Yeah, I wanted it to feel like a discovery. First of all, there aren't really movie stars who are that age. The movie lives and dies by these kids and their dynamics, that's what guides you through the whole thing. The plot is relatively thin, and I'll be the first to admit that, but ideally it doesn't take away from the movie, because you feel like you're existing with the kids in these moments. They all had worked, but it was less like if they were famous or unknowns, and more about if they were right for it. Once I found kids, it was about putting them together to see if they had chemistry together, and then the next stage was putting them through improv training. Not so they could be quick and witty and funny, but so I could enlist them to try and bring their teenage brains to the project. The script was great, and we had a lot of awesome components coming together, but I needed them to be able to bring little tics and mannerisms and ad libs and things like that, not for the sake of being funny, but for the sake of being 'what a dumb teenager.' And I think those are my favorite moments, and the moments where when the audience reacts, that's the most exciting thing for me.
Both Malick movies, obviously, both sort of coming of age movies in entirely different ways, and yet there's almost a universal similarity to all Malick movies, a purity to them. They were not only very important movies to me, but also to me prepping for this production. Because as soon as I got this script, I was really fundamentally interested in this idea of, and I describe it in a sort of joking way, but this idea of, "Can I make a really dumb Terrence Malick movie? A funny Terrence Malick movie?" Taking these elements that are impressionistic and ethereal and lyrical, and that elicit feelings, because I wanted to use the visuals of the movie to elicit the feelings of freedom in the woods, and have that feel very palpable to the audience, but also mash that directly against comedic beats. I was genuinely curious if you could do that.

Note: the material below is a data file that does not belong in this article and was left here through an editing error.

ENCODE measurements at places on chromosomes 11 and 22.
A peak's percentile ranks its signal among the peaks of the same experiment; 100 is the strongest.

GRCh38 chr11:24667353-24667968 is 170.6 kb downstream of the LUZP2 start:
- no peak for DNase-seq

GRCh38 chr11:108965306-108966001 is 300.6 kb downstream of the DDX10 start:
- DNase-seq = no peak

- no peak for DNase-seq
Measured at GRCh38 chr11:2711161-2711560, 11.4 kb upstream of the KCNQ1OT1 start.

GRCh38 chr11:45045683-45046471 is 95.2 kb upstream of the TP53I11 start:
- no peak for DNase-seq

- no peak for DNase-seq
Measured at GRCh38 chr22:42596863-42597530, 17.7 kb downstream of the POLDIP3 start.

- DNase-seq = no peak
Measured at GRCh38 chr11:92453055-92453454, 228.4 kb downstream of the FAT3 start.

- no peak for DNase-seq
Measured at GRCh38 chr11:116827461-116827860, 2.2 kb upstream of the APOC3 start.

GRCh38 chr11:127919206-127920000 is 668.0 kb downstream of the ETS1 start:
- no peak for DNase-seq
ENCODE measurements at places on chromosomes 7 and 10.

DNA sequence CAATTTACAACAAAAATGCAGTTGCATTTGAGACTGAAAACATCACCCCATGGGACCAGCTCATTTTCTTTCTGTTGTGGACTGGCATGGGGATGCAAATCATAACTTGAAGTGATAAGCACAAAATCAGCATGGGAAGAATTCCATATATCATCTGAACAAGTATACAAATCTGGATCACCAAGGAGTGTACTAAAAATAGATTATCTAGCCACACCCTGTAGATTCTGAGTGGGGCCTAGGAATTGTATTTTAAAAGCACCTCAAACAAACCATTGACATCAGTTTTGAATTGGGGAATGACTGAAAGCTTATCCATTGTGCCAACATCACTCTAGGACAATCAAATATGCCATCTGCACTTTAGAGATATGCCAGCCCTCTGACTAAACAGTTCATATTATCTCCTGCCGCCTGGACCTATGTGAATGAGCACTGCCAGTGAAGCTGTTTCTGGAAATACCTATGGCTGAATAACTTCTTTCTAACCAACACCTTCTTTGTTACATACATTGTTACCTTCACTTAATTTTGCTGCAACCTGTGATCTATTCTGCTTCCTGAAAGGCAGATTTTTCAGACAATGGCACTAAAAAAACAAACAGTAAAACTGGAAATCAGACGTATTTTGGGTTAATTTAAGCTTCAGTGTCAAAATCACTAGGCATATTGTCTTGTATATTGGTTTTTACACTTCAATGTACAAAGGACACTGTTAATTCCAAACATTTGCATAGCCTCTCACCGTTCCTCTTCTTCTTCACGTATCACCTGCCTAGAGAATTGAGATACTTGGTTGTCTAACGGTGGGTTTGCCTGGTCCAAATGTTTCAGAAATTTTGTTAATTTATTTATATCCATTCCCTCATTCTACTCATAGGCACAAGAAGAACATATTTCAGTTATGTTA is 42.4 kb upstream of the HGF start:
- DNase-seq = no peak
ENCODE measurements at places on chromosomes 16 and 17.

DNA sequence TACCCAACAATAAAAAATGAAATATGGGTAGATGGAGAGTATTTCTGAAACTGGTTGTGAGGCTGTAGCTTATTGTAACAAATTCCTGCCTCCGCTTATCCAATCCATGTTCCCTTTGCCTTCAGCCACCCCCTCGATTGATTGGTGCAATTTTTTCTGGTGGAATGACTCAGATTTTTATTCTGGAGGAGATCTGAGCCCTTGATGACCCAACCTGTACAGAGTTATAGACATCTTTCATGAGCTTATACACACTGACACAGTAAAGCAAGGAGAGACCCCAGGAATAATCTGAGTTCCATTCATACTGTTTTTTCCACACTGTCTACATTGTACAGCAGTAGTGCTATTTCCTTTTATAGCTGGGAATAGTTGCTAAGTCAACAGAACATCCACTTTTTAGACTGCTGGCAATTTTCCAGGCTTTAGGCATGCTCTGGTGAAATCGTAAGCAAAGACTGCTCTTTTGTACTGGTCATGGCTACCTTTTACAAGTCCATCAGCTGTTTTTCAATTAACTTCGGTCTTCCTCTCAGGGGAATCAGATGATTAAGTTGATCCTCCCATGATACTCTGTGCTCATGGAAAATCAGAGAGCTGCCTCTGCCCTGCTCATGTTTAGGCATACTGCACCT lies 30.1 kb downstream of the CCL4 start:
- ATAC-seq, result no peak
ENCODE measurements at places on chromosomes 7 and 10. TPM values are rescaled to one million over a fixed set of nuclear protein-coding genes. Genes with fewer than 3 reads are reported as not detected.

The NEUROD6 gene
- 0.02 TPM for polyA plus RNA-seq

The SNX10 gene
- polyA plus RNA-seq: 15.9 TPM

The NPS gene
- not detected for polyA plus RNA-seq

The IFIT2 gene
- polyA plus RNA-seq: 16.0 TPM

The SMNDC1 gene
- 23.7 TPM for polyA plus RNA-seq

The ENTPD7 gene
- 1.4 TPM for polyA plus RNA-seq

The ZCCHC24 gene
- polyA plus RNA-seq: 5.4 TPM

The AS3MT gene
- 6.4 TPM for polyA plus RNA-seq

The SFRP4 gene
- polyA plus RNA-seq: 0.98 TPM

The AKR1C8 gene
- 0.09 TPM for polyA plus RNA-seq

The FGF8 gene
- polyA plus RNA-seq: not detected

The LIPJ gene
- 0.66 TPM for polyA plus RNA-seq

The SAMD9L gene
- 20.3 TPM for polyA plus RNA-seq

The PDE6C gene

And part of that was my feeling of, "Right, we've seen a billion coming-of-age movies before, so how do we try and add something new to the equation here? How can I add something to the conversation about what these types of movies can be?" I mean, "Tree of Life" has singular shots in it that, whether it was the intent or not... Malick's so good at creating one shot that you look at, and you're like, "I know exactly what that is." There's like a shot of a dog in that movie that's diseased or something, you see it for ten seconds, and it just filled me with that feeling of when you're a kid and you're around something that you're not supposed to be around. I loved the idea of accessing moments like that in this movie. Using the visuals to help tell the story, using slow-motion to relish in them in the same way that, when you're a kid, you think things feel. And "Badlands," obviously there's a lot of stuff when they're out in the woods, but it's just a perfect movie. And I just love the coming-of-age lessons you can take from the two films, because of Malick's universal access points, are almost the same, but they're entirely different. Because they're about life.